How Local Politics Affect the Quality and Prices of Towing Services in Communities

Ideally, the system of awarding a contract to provide police tow services involves a vetting committee to ensure standards set by council officials are met. Prompt and reasonably priced services are the foremost considerations for the issuance or renewal of a towing contract with the local police department. While such system is regarded as fair, there are cases in which towing companies face unfair competition caused by political machinations.

Case Example of How Politics Cause Unfair Competition Among Towing Service Operators

Just recently, an article carried by local news website Nevada Current, aired the complaints raised by towing companies against Nevada Governor Sisolak. The companies alleged that decisions for issuance of new towing contracts with the Nevada Metro Police were influenced by the financial contributions to the incumbent governor’s campaign funds,

Yaron Cohen, owner of a company called Fast Tow alleges that the granting of police tow services contracts across Southern Nevada has become 100 percent political. Cohen bewailed the participation of AutoReturn in the contract-awarding system. He asserts that AutoReturn’s involvement has increased towing costs, which has been detrimental to consumers in more than two dozen counties and cities being served by AutoReturn.

Actually, AutoReturn is not a provider of towing services but a towing management firm. It is a third party in charge of contracting towing companies that will provide the towing services requested by law enforcement agencies in Southern Nevada. The contract-awarding system apparently increased the costs of towing services, since AutoRetun is actually in the business of brokering deals in behalf of towing service operators in Nevada .

Chris Giunchigliani, the former Commissioner of Clark Country said that under the system, local police departments are no longer involved in the franchising of towing services, because a “middleman” is now in charge. The former commissioner added that Governor Sisolak has in fact used his position as member of County Commission and of the Fiscal Affairs Committee of Metro Nevada, in endorsing towing contracts.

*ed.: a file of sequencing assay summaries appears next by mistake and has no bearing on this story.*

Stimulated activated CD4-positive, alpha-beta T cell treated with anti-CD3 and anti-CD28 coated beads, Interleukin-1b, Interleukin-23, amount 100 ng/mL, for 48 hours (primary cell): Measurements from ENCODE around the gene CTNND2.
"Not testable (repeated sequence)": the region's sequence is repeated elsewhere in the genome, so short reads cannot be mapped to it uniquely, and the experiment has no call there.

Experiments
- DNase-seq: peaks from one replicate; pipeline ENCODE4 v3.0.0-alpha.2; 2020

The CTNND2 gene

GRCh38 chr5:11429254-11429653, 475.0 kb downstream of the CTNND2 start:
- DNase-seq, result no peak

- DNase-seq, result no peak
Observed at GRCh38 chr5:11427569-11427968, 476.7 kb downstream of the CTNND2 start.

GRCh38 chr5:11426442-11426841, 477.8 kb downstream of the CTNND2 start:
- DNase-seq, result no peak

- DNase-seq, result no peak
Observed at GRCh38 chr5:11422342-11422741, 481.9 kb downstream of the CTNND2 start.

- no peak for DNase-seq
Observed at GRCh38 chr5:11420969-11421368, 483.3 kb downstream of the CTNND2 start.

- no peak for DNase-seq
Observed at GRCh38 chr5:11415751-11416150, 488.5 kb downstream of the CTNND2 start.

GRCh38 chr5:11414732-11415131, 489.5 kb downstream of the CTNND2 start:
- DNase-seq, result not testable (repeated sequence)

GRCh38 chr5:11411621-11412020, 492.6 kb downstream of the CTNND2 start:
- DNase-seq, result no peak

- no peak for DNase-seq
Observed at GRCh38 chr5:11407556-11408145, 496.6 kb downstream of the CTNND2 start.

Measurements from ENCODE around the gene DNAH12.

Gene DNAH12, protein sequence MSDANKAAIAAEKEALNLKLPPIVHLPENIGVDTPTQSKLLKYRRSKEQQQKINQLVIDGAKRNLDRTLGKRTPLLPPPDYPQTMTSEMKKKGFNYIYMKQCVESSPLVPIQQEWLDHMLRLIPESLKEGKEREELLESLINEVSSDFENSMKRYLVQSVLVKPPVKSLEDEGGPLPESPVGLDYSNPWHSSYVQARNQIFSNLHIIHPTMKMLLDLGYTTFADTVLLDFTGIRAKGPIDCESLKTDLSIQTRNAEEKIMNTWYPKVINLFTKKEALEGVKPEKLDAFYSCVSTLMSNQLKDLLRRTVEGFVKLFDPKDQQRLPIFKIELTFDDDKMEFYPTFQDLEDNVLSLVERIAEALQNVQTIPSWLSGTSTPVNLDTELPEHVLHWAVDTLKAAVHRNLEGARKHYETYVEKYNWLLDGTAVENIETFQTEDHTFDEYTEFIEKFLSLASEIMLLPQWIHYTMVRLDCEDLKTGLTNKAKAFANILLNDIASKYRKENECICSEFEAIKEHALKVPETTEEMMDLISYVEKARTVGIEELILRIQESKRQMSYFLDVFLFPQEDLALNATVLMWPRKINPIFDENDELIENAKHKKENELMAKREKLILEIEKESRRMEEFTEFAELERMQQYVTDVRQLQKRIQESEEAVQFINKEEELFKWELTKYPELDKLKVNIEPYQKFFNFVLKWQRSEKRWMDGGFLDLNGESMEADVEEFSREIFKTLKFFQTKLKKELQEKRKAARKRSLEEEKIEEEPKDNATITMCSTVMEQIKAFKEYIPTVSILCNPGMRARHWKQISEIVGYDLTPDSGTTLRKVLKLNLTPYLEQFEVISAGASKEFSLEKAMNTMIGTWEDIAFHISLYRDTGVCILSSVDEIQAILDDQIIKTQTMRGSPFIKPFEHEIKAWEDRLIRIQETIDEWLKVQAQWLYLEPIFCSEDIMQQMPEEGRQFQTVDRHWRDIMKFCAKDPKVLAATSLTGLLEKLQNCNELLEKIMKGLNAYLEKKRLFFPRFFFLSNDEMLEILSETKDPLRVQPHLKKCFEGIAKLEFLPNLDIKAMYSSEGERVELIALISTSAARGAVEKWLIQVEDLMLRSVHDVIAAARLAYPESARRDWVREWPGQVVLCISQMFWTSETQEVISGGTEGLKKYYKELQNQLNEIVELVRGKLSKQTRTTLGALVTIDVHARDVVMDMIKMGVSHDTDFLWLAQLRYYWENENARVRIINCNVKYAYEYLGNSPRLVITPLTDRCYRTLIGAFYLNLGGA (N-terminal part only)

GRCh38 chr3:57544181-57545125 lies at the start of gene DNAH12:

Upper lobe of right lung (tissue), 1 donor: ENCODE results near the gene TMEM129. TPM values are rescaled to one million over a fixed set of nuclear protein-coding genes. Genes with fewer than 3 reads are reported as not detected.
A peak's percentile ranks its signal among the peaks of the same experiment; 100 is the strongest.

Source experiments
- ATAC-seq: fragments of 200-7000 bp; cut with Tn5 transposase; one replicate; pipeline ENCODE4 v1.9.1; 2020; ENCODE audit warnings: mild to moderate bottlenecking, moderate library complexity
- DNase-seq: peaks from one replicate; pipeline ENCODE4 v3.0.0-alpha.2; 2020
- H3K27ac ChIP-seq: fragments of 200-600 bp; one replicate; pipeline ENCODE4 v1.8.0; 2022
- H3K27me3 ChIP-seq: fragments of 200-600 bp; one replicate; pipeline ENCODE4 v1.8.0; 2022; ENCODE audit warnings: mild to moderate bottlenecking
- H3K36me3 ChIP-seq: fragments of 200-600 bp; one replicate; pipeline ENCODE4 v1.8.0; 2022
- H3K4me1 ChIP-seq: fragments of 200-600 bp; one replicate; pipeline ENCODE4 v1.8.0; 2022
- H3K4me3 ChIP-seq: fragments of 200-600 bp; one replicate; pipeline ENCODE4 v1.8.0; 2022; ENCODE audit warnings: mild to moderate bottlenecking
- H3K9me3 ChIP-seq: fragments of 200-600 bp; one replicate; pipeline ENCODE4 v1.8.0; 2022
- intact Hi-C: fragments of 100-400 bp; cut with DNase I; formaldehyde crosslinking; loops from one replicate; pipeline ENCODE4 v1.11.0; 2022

According to Nevada Current, Governor Sisolak has not responded to their request for comment, specifically about issues connecting tow contract endorsements to his political campaign.

A Look at How the State of California Awards Police Tow Services Contracts

Cities and counties in California puts in place policies on how franchises to towing firms are awarded. However, their policies must be consistent with the guidelines prescribed by the state of California.

Under California laws, an “Official police tow service” refers to a towing company that has been approved by the city or country government to provide towing services to the local police department. As such the company’s towing services whether for medium or heavy duty towing as required by the situation, will be utilized by the local police department.

In formulating policies governing awarding of towing services contracts, it should be the intent of the city or county council to provide an equitable and impartial means of awarding towing services contracts to qualified towing firms operating in California. While many qualify, not all are applying for contracts to become official police tow services providers.

There’s probably a thousand or more towing companies operating across California. In the state’s 198 cities alone, at least 352 companies are on record as providers of towing services.

Some specialize in providing towing services and road side assistance to small to medium size vehicles, while some others are in the business of rendering heavy duty towing and recovery services to companies that deal with heavy equipment and payloads. In addition to local police departments, other organizations that award contracts to tow service operators, are property management firms, parking lot owners, subdivision associations and credit or lending companies partnering with car dealers.

Jackalyn Feliks